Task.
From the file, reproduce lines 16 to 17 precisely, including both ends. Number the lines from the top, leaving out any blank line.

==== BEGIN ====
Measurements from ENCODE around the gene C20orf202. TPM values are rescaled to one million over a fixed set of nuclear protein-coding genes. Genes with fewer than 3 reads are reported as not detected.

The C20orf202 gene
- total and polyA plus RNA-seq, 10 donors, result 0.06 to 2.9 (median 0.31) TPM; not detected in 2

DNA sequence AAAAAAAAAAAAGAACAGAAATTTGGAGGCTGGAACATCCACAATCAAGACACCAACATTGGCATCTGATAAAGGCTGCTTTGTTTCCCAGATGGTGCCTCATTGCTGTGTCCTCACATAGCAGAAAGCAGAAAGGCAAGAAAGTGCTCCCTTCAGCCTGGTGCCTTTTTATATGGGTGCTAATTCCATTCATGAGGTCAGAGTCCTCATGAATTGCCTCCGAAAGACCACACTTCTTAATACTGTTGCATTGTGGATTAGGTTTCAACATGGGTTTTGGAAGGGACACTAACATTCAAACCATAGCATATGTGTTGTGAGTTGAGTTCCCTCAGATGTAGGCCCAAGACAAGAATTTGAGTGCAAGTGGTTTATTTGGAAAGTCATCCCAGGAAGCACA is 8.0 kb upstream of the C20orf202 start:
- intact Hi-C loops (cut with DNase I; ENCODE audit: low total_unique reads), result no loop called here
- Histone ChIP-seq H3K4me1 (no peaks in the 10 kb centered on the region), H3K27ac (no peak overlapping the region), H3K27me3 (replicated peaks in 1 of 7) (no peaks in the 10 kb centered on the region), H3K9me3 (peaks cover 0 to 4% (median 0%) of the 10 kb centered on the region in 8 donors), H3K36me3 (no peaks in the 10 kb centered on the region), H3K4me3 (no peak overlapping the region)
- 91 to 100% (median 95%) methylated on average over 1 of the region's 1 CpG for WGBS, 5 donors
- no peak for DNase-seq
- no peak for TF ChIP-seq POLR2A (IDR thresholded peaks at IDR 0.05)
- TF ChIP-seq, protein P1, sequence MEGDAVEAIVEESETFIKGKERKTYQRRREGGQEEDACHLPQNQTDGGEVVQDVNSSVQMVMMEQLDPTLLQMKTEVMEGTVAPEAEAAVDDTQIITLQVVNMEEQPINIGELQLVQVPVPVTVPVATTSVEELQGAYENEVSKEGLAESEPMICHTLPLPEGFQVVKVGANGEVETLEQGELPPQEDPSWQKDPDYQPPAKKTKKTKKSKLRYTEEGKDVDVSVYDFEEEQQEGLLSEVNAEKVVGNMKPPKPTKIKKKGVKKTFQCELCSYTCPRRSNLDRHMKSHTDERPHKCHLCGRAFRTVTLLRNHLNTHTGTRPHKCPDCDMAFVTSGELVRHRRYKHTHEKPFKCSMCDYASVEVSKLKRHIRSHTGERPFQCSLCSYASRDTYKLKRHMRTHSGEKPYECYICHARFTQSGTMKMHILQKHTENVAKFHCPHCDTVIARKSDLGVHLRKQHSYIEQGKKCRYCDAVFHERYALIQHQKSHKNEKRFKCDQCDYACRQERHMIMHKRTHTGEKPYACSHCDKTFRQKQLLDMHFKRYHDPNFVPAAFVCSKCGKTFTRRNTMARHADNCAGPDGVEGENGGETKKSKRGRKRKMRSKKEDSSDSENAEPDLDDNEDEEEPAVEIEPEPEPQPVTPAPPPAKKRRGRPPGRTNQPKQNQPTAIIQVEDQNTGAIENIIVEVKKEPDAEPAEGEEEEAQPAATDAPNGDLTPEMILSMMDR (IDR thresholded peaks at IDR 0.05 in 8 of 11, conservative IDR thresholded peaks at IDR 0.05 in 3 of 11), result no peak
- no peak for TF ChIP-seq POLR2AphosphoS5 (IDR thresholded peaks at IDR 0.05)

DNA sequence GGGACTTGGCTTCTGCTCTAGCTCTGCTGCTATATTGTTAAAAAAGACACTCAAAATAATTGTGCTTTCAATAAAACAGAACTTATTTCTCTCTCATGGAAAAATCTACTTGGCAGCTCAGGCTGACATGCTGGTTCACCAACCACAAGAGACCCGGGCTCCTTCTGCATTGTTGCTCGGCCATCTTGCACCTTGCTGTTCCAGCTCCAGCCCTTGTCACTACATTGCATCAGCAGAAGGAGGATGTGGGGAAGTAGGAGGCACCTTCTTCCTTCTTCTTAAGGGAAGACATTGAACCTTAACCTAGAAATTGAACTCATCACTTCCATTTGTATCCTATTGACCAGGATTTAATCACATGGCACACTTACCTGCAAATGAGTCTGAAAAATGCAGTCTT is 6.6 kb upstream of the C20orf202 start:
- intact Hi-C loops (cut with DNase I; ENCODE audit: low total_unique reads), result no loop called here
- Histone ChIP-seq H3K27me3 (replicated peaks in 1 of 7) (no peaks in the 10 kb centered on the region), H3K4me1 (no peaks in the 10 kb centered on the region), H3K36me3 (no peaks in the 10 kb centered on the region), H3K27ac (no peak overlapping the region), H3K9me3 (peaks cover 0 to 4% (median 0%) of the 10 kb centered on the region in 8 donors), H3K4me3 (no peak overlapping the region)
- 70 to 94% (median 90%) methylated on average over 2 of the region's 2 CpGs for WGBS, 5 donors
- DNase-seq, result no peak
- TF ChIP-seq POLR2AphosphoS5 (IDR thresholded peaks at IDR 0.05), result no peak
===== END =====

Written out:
- DNase-seq, result no peak
- TF ChIP-seq POLR2AphosphoS5 (IDR thresholded peaks at IDR 0.05), result no peak